April 23 2018

by Erik Owens, Boston College, for the Committee on the Public Understanding of Religion

The AAR’s Committee on the Public Understanding of Religion is pleased to announce that public theologian Rev. J. Bryan Hehir, of Harvard University and the Catholic Archdiocese of Boston, is the 2016 recipient of the Martin E. Marty Award for the Public Understanding of Religion.

Now in its twentieth year, the Marty Award recognizes extraordinary contributions to the public understanding of religion by individuals whose work has a relevance and eloquence that speaks not just to scholars but other “publics” as well.

The Committee honors Father Hehir for his important scholarship on the ethics of statecraft, war, and peace, and for his influential work as a public theologian who for more than forty years has constructively engaged scholars, church leaders, diplomats, elected officials, military leaders, policymakers and social workers on a range of issues at the intersection of religion and public life.

by Eric Michael Mazur, Virginia Wesleyan College

Many American Jews have felt uneasy during the current presidential campaign, largely because of how Judaism has been the object of campaign rhetoric—from various candidates and the media, and in ways that are neither flattering nor representative. Some of the rhetoric—seeming indifference to Jewish sensitivities, the deployment of anti-Semitic stereotypes, and even rhetorical threats of physical harm—is not unheard of in American politics. What seems new is the way this rhetoric has revealed a significant difference in how non-Jews and Jews understand “religion,” particularly with regard to Jewish identity.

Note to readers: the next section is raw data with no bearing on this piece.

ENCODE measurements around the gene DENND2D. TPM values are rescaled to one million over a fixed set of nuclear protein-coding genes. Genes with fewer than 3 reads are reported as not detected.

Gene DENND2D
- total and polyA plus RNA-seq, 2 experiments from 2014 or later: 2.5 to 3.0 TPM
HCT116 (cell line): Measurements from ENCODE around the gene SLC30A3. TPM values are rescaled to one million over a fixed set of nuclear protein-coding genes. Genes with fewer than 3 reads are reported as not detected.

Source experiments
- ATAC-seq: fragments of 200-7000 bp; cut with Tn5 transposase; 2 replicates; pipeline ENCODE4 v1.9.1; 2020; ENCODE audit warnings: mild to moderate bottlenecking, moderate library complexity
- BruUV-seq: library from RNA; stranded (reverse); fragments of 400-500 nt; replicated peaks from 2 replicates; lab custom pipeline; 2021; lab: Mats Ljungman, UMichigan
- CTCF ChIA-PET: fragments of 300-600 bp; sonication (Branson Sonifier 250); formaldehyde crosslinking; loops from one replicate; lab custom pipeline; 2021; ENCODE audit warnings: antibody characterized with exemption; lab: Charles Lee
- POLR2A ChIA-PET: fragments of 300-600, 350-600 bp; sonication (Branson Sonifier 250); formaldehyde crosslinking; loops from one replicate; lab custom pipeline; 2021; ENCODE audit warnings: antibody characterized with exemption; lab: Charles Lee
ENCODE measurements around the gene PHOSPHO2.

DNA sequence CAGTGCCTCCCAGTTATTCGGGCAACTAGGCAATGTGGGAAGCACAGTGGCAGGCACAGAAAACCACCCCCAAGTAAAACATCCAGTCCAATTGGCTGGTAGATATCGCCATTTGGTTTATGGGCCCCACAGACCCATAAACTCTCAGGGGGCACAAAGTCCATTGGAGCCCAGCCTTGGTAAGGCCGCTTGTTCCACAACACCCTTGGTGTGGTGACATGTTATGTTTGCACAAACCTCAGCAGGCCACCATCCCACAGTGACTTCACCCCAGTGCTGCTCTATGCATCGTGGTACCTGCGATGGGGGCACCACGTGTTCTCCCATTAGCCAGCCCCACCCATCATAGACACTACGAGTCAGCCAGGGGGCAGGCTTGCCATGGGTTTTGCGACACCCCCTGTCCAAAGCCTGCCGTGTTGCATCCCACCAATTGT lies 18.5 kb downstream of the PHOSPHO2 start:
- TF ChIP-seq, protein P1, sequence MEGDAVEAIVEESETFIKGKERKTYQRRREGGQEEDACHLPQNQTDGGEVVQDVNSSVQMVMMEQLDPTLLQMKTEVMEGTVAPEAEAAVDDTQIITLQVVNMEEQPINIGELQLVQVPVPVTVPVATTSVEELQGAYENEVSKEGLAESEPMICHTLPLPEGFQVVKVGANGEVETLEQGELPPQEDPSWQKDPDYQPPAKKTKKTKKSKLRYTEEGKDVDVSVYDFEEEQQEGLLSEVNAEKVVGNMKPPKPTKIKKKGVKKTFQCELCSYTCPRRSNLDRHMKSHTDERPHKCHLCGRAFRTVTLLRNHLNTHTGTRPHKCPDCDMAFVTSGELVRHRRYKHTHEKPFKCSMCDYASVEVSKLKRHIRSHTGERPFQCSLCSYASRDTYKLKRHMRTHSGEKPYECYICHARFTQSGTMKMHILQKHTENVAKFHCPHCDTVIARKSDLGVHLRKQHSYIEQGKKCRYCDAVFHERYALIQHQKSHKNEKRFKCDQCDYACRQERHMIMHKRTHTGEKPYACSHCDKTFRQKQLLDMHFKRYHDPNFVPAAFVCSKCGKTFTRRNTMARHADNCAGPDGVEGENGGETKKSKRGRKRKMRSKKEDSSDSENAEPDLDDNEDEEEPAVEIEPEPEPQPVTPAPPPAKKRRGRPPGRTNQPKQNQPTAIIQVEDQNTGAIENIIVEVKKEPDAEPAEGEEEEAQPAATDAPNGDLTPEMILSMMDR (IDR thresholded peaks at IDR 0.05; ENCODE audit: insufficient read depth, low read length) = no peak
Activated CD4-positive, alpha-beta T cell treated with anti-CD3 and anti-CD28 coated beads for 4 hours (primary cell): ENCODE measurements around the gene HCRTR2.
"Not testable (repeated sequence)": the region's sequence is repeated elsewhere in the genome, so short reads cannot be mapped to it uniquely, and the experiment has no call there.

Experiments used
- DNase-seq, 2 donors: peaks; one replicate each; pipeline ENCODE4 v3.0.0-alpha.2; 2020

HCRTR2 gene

by Robert Bowen, Governmental Affairs Associate, National Humanities Alliance

United States Capitol in Washington, DC

We have all become familiar with urgent requests in our inboxes and social media feeds to write our Members of Congress about an important issue. With a few clicks, these “action alerts” promise, we can influence our Senators and Representatives. Once we enter our zip code, we see a form letter replete with policy details and a specific request. We have the option to tailor the letter, but we can also simply hit “submit.”

Like other advocacy organizations, the National Humanities Alliance (NHA) issues action alerts to our network of advocates. Most often, we ask our advocates to communicate support for funding increases—or opposition to cuts—for the National Endowment for the Humanities, Title VI, or Fulbright-Hays.

While advocacy software has made political advocacy exceedingly convenient, you may wonder if these letters actually matter. The short answer is yes, they do. Constituent letters are very effective when used as one element of a larger strategy.

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